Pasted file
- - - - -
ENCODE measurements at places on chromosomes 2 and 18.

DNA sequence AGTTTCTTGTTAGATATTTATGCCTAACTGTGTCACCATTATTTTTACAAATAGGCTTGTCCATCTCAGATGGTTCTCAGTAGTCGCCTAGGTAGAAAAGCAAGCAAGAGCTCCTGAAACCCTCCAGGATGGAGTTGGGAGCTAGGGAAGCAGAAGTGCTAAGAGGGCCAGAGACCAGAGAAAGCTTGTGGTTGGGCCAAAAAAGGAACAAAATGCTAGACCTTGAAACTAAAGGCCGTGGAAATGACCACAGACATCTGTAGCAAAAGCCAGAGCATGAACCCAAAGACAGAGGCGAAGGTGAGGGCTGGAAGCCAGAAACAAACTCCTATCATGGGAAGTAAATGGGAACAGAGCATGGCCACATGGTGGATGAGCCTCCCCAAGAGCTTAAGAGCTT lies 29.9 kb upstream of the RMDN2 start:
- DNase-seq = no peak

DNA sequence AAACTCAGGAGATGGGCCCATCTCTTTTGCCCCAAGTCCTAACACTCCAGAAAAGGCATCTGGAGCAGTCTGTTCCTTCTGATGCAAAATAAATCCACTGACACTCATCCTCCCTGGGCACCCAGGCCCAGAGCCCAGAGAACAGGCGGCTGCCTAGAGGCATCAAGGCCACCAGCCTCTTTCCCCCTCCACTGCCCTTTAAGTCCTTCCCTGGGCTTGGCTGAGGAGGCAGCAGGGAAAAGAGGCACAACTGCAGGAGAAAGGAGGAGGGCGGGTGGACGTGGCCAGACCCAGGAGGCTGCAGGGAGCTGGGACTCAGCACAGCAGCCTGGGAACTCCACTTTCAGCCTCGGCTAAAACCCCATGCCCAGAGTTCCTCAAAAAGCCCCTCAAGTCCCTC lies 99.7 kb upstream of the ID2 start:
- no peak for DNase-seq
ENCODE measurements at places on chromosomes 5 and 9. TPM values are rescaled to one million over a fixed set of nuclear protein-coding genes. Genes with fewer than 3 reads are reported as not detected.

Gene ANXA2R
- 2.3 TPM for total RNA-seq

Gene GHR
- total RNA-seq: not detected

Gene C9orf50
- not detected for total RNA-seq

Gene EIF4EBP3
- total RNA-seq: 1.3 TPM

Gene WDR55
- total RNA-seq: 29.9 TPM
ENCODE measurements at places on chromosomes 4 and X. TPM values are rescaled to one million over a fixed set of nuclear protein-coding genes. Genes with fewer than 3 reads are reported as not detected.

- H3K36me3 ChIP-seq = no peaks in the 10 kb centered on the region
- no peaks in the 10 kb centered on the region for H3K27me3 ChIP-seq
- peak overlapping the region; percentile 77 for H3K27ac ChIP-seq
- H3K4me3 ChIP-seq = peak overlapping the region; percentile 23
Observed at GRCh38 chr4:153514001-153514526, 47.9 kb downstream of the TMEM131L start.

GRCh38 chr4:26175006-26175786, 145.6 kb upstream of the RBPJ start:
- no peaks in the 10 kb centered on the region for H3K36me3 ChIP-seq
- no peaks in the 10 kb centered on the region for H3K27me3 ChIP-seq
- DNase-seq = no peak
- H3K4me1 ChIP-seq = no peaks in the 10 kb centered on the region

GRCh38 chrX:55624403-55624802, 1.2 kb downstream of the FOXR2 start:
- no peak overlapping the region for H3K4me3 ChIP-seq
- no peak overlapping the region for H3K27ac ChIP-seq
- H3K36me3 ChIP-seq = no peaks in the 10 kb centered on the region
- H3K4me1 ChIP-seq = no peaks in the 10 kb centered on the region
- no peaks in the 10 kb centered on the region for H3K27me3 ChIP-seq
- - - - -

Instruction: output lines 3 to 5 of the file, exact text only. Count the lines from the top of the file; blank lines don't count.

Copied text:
- DNase-seq = no peak

DNA sequence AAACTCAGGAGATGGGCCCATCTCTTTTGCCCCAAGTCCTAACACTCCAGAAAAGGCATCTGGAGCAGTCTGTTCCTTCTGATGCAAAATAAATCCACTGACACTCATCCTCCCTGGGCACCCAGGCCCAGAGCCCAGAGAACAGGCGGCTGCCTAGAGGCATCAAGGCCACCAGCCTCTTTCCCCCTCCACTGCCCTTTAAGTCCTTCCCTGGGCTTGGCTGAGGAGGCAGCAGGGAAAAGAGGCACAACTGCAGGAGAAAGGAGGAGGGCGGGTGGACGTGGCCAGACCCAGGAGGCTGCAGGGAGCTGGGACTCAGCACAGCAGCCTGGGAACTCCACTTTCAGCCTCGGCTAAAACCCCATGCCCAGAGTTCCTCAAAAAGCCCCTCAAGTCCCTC lies 99.7 kb upstream of the ID2 start:
- no peak for DNase-seq